Sunday, November 24, 2013

Letters from Pitcairn Islander Girls

A few months ago we wrote about a donation to the Museum of six letters from Frederick (Fred) and Roslyn Howard. The letters were written in 1856 and ’57 to Fred’s great Grandfather also named Frederick Howard, by two young Pitcairner girls, Catherine ‘Kitty’ Christian and Louisa ‘Victoria’ Quintal. Fred and Roslyn had emailed a copy of the letters and promised that when they visited Norfolk this month they would bring the letters with them. Well this week the wonderful moment arrived and they brought them in to the museum and formally made their donation.

These letters are very special. They provide us with a rare opportunity to get to know the youthful Kitty and Victoria and through them the community as a whole. We so often think about that arrival of our ancestors from Pitcairn, imagining what it would have been like for them to land at their new home so alien yet full of new promise. What did they think, how did they feel? 

Frederick and Roslyn Howard
 Howard met Kitty and Victoria in the days after they had arrived on the Morayshire. Howard was Second Master on board HMS Herald, which was here at Norfolk Island when the Pitcairners landed on the 8th of June 1856. Captain Henry Mangles Denham from HMS Herald was of course one of the people greeting the Islanders as they came ashore on Kingston Pier. The Herald had come to Norfolk Island during its work undertaken between 1852 and 1861 carrying out an important series of hydrographic surveys amongst the island groups of the South Pacific and in the waters adjacent to Australia.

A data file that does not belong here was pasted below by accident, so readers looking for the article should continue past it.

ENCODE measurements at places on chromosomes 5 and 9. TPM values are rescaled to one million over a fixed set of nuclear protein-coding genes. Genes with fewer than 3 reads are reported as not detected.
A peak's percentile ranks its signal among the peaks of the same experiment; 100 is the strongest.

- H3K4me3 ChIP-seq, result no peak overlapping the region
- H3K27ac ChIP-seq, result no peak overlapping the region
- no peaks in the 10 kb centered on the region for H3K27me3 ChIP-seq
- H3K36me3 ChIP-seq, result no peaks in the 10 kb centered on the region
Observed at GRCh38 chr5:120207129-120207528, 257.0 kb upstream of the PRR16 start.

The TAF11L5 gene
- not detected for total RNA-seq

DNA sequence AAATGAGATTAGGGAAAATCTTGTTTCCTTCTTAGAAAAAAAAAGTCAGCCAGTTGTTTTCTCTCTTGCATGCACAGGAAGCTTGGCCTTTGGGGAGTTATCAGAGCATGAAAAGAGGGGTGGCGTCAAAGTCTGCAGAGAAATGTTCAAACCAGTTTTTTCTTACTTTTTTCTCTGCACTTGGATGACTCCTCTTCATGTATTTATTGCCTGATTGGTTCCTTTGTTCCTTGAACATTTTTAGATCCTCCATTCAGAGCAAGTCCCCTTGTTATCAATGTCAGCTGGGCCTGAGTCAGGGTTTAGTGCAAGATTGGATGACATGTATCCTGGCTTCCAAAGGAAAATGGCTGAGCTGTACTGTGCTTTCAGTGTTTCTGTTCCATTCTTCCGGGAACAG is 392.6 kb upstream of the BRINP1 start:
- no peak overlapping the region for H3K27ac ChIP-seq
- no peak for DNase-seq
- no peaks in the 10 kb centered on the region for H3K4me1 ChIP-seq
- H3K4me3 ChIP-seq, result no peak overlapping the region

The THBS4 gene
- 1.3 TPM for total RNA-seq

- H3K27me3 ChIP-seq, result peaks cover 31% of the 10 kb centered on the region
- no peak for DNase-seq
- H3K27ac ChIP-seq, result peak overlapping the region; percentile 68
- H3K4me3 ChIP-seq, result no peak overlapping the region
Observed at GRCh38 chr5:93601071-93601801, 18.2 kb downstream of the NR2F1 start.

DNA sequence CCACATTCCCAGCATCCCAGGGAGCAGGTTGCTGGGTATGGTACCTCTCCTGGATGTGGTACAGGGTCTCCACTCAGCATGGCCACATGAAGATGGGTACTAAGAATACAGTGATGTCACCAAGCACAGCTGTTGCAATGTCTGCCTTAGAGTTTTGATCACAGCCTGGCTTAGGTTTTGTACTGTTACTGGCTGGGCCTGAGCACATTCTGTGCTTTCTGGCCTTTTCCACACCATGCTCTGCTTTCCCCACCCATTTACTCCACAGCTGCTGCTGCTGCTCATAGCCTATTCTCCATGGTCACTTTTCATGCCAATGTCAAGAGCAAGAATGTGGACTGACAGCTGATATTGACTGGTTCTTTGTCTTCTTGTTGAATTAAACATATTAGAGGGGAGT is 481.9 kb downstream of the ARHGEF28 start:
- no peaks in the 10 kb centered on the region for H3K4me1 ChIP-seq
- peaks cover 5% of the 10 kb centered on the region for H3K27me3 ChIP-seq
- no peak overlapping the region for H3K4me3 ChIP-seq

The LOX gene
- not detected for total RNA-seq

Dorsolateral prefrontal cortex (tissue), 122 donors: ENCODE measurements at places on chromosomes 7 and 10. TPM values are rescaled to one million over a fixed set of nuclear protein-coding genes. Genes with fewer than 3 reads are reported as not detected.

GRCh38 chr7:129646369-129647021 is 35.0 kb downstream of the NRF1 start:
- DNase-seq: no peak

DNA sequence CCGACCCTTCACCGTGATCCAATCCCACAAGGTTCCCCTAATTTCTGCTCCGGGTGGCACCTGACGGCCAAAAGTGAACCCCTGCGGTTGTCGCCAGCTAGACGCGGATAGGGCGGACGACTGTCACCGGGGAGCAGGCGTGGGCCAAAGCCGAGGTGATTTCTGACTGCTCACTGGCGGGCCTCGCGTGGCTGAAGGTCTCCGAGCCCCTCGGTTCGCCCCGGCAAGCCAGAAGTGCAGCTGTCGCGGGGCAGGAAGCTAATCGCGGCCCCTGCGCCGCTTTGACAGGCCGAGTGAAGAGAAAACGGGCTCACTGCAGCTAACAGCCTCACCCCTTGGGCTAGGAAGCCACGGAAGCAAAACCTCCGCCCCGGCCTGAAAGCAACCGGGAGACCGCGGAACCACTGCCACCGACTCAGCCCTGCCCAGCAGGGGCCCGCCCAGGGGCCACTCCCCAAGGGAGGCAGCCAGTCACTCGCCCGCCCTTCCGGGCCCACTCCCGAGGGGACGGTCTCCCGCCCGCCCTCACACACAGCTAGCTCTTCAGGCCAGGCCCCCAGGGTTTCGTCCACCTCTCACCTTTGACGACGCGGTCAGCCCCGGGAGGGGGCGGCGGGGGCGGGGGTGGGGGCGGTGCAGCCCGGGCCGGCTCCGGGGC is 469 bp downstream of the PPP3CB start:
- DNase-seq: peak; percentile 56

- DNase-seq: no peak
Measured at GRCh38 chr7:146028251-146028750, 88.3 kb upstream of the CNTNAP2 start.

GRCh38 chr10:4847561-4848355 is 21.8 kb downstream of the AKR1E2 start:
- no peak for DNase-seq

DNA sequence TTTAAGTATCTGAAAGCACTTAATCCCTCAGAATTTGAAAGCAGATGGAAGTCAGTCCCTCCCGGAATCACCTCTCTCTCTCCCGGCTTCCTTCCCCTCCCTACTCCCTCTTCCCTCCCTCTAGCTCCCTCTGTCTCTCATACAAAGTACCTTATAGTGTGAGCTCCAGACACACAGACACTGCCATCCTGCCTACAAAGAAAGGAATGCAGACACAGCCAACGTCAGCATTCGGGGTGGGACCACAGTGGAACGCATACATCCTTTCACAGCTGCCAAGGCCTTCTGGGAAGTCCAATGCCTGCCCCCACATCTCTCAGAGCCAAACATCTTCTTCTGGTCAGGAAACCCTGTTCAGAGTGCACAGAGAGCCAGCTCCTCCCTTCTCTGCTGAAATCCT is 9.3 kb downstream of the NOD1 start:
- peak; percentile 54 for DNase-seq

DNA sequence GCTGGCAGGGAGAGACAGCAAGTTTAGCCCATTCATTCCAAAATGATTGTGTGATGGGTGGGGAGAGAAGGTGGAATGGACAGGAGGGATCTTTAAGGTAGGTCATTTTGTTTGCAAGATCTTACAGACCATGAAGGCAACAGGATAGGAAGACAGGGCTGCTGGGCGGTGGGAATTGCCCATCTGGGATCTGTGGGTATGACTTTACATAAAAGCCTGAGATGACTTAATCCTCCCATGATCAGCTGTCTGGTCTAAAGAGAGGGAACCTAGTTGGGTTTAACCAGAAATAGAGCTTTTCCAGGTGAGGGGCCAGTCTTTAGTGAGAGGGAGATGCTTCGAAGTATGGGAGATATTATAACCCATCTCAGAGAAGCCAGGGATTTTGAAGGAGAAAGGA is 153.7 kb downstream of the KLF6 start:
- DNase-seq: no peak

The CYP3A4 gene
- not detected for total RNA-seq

From the letters we get a sense of these girl’s humour, innocence and naivety, together with their obvious enthusiasm for meeting the new people they are coming into contact with as a result of the enormous change that has just occurred in their young lives. Together with a separate letter to this donation sent by Kitty’s mother Charlotte to Howard, they reveal how easily trusting they were, sharing their feelings and personal circumstances so openly.

Howard’s view of the Pitcairners is fairly well known as another of his letters to Emily (now held by the Mitchell Library) describes them in great detail – and refers specifically to Kitty and Victoria. It was Howard’s sister Emily who received Kitty and Victoria’s letters, sent to her by Howard as he sent all his letters to her for safe keeping. From Emily they were passed down through the family to Fred’s father, who had kept them in Howard’s old sea chest where they remained untouched for many years until Fred and Roslyn discovered them. Roslyn has also compiled for her family a fabulous history of Frederick’s life detailing his years at sea.

It is such a generous act of Fred and Roslyn to separate Kitty and Victoria’s letters from their collection and return them to Norfolk and we sincerely thank them for doing so.

Thursday, November 7, 2013

Lieutenant Colonel James T. Morisset

It was wonderful to meet Jan Lowe at the Museum this week visiting from Sydney for a relaxing week on Norfolk. However Jan’s visit has provided not only the opportunity to have a relaxing time, but as a descendant of Lieutenant Colonel James Morisset and Victor Selheim Morisset, to walk in the places that her ancestors walked. To proudly say on Norfolk that you are a descendant of James Morisset can be a tricky thing as without a doubt he has been described as one of the more notorious of Commandants on Norfolk Island during the Second Settlement.